Difference between revisions of "Id Software"

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* [[John Carmack]]
* [[John Carmack]]
* [[John Romero]]
* [[John Romero]]
* [[Sandy Petersen]]
* [[Tom Hall]]
* [[Tom Hall]]

Revision as of 13:31, 25 November 2019

id Software logo.

id Software LLC is a video game development company founded on 1991-02-01 by four former Softdisk employees, John Carmack, John Romero, Tom Hall, and Adrian Carmack (no relation to John Carmack), with help from business manager Jay Wilbur. The four had been writing rather simple games for softdisk, but, after John Carmack invented a way to pull off fast scrolling in EGA graphics, encouraged Softdisk to begin writing more professional PC games. Softdisk didn't want to risk the expansion, so the four left and formed id Software.

Before forming their company, the group referred to themselves "Ideas From the Deep," then, shortened their name to "ID." which was an abbreviation for "In Demand," but, not liking that, changed the meaning to "id," one of the structures of Sigmund Freud's model for the psyche (id, ego, and super-ego). Despite it being a proper noun, the company name is always spelled with a lowercase i. It is common for people unfamiliar with the company to incorrectly pronounce it as "eye-dee," short for "identification."

id Software was instrumental in the formation of the first-person shooter video game genre, pioneering a lot of the early technology, terminology, and creating several early games including Hovertank One, Catacomb 3-D, Wolfenstein 3-D, Doom, and Quake. The company also pioneered several video game engines including the Commander Keen engine, the Wolfenstein 3-D engine, the Doom engine, the Quake engine, and several others.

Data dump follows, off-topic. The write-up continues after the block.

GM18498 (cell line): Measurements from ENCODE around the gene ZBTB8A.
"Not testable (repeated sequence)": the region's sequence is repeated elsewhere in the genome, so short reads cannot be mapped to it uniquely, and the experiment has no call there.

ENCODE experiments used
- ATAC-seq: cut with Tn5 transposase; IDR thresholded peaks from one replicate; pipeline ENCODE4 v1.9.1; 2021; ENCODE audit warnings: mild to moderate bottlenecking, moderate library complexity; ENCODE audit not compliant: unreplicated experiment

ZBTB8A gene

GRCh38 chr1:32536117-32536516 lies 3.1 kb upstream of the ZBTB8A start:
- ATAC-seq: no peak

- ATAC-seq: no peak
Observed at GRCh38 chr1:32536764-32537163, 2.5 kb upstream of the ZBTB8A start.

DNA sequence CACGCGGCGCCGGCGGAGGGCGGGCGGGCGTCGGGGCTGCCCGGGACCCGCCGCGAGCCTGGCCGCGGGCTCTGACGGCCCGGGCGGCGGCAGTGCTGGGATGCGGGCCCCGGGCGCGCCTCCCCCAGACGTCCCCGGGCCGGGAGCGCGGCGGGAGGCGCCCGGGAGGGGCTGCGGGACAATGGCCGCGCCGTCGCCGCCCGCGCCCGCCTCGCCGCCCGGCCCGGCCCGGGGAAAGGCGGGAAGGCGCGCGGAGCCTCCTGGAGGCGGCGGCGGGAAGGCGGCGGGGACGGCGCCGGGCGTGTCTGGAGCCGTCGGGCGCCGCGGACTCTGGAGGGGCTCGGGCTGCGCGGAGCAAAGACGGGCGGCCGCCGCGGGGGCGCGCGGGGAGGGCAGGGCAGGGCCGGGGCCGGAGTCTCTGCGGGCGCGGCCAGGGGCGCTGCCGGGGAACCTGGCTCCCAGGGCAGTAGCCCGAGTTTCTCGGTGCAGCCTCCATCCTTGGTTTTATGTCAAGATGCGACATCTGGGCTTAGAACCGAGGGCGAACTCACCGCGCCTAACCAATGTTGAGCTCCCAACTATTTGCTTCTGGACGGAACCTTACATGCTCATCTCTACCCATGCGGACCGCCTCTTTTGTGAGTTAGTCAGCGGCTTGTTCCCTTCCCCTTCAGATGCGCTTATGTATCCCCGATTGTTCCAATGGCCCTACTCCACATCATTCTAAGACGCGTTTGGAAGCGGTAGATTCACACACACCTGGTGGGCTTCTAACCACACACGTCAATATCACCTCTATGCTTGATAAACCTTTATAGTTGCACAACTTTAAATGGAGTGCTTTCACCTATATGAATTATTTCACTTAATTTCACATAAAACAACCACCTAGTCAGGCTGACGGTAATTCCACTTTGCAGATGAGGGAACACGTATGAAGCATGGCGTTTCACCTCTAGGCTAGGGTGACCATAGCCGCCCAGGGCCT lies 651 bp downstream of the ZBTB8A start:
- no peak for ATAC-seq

None of the founding members of id Software still work for the company; most were fired as a result of creative differences. Tom Hall was the first to be fired during the development of Doom after creative disagreements with John Carmack. John Romero was fired after Quake due to business disagreements with John Carmack. Adrian Carmack was essentially fired in 2005 for refusing to sell his stake in the company. John Carmack finally left in 2013 because he was unable to convince the new executives to support virtual reality headsets. Most of the early creative talent quit because they couldn't deal with the way Carmack ruled the company.


These are the games developed by id Software that are important to me.


These are people who worked at id whose work I appreciate.


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